The report, which is published in association with Davy, found that the prices of newly listed properties nationally rose by 4.8% in Q1 while prices in Dublin rose by 3.3%. Newly listed properties are seen as the most reliable indicator of future price movements.
The median asking price for new sales nationally is €260K while in Dublin it’s €345K. The figure for outside Dublin is €210K.
Nationally, asking prices are up 9.5% on the year, while in Dublin price inflation is 8.2%.
For the entire stock of properties listed for sale on the website prices rose by 1.9% nationally and by 1.8% in Q1.
The author of the report, Conall MacCoille, Chief Economist at Davy, said that while house price inflation would remain close to 10% outside Dublin for 2018, stretched affordability in the capital and a pick up in housing supply suggested the rate of inflation would continue to moderate.
"The tightening of the Central Bank mortgage lending rules coupled with stretched affordability was always likely to be first felt in Dublin. The house price -to-income ratio for first-time buyers in Dublin was 4:1 at the end of 2017 and this compares with 3.5:1 recorded in Cork, Galway, Limerick and Waterford."
"Inflation in Dublin is now 8.2%, down from just over 11% in Q4 2017. The cooling off is already evident in more expensive areas and property types. The median asking price in Dublin South City was flat year on year at €275K but was up 12.8% in Dublin North City to €225K. The median one-bedroom apartment price in Dublin increased by 13% over the past 12 months to €190K; in contrast four-bedroom detached house prices have been flat at €650K."
"The other key trend we are seeing is that house supply is finally picking up. Although the number of properties listed nationally on MyHome.ie is largely unchanged at 18,800 the number of properties in Dublin is 3,900, up 20% on last year"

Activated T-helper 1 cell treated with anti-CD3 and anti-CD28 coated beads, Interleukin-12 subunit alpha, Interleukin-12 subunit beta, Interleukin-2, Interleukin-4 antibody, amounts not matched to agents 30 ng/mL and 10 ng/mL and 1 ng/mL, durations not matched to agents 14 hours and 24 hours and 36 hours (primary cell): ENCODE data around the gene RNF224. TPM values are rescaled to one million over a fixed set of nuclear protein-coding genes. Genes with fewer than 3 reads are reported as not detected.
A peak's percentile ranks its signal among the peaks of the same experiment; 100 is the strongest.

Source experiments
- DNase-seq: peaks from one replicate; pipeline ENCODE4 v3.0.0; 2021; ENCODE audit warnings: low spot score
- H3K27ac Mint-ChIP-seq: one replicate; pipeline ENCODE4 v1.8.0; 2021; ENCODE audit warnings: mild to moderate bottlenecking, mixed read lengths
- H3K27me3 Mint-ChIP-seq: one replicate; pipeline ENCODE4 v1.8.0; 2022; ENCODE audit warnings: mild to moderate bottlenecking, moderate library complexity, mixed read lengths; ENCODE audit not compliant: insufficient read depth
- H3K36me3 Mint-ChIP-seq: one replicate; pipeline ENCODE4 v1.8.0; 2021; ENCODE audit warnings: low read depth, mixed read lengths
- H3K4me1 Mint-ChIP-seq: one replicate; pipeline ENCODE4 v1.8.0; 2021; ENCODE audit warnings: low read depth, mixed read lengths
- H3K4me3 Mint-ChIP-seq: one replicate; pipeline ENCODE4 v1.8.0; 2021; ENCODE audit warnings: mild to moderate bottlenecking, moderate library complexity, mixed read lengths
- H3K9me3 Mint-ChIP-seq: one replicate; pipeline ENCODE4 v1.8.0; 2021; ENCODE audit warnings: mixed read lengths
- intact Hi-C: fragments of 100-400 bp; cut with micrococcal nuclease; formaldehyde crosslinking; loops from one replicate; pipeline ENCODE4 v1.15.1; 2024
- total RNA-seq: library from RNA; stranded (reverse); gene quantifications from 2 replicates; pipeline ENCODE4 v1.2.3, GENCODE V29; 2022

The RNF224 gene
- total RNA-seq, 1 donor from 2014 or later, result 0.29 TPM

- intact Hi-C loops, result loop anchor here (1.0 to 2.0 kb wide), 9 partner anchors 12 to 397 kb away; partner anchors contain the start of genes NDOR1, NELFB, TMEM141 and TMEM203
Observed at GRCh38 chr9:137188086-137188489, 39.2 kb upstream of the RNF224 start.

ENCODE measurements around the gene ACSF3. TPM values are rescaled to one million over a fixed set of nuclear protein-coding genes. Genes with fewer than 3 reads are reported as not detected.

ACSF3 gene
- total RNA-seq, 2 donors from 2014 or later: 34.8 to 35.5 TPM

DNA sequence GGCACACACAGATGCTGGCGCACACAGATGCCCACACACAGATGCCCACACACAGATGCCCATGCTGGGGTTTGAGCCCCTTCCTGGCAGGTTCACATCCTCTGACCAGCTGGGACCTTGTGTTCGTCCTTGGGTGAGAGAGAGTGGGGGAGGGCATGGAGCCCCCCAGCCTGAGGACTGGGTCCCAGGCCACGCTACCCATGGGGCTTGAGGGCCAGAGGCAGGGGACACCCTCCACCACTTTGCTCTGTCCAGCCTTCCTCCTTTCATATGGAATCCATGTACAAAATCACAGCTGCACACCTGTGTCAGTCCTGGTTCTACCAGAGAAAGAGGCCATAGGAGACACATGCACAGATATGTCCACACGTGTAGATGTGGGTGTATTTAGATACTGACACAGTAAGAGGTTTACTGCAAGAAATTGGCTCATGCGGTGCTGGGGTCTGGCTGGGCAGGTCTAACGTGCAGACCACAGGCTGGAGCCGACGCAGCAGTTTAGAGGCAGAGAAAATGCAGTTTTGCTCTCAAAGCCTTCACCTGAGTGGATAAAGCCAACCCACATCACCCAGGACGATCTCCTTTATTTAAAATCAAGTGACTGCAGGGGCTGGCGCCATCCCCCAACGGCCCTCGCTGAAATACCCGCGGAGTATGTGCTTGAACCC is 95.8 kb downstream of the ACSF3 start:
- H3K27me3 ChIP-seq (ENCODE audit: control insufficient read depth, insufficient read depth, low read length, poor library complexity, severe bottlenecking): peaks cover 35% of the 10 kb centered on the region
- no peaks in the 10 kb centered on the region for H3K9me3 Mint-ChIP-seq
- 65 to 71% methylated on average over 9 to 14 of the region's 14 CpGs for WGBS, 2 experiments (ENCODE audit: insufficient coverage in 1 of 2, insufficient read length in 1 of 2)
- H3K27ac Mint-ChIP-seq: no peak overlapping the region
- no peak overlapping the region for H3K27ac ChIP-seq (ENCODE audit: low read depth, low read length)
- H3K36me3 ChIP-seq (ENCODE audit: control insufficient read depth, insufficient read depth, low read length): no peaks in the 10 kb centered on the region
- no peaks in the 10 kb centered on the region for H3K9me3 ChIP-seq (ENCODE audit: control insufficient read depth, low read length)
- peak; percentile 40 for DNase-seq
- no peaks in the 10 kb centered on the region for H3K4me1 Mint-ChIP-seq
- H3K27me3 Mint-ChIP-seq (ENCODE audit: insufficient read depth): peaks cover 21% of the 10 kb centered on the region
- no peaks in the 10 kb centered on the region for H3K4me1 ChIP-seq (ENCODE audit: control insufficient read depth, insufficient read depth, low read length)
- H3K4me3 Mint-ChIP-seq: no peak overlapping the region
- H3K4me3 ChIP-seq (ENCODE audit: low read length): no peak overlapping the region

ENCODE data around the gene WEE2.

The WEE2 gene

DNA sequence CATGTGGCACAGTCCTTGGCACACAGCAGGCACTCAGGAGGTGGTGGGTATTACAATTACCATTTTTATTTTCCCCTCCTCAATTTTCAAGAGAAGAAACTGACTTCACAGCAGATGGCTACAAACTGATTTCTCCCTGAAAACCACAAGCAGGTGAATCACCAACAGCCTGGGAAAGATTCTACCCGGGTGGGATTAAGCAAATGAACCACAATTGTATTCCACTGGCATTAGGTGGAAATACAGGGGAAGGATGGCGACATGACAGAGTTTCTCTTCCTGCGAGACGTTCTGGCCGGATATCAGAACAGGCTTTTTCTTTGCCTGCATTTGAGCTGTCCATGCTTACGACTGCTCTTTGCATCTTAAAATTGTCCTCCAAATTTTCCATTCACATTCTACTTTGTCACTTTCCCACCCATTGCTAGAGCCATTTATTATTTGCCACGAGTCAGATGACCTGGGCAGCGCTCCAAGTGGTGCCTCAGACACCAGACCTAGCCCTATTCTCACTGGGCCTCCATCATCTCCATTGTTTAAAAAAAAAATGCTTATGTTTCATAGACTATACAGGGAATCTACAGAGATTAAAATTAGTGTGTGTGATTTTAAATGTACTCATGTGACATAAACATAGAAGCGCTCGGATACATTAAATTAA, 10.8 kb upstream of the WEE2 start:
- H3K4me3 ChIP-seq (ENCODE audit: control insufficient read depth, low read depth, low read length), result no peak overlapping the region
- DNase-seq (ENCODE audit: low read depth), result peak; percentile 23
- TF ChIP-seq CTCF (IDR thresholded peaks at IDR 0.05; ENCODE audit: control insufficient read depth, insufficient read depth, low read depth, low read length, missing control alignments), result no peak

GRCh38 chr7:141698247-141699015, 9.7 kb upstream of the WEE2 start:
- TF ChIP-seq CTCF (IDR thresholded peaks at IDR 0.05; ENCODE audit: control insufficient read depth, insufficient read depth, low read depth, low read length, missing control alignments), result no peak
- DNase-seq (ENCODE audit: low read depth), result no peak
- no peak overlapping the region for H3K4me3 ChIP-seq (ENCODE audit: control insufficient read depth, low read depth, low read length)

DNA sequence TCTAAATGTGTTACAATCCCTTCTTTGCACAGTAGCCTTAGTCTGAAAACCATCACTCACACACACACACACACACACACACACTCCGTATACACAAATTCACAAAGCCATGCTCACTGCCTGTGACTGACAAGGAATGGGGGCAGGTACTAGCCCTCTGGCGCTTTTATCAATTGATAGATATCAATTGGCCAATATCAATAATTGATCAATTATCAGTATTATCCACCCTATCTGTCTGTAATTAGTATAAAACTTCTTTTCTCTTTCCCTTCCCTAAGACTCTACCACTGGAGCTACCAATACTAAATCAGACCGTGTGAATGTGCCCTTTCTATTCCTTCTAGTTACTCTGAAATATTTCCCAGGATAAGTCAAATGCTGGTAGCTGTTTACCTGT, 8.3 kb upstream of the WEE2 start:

"Furthermore, the number of new developments on MyHome has increased to 423, up 24% on the 342 recorded in mid-2017. While two thirds of these developments are in the greater Dublin area there has also been a sharp increase in some other areas – in Cork for example the number is 64, up 68% on mid-2017. Although moving in the right direction the current level of homebuilding – circa 12,000 per annum – remains well short of the natural demographic demand of at least 35,000 each year MacCoille concluded.
The Managing Director of MyHome.ie Angela Keegan said that while first time buyers would continue to be concerned at the rate of inflation, there were some positive trends in the new figures.
"Transactions levels are up 10% in the first two months of the year and at this stage we would be predicting an 11% increase on last year’s figure of 54,000. Given that the level of transactions was 18,400 in 2011 it is encouraging to see that we should be in or around the 60,000 mark this year."
"Meanwhile activity at the very top end of the market shows little sign of slowing down. Our analysis of the Property Price Register shows that the number of house sales above €1m rose to 826 in 2017, up 25% on the previous year. There are currently 506 properties with an asking price exceeding €1m listed for sale on MyHome.ie" Keegan said.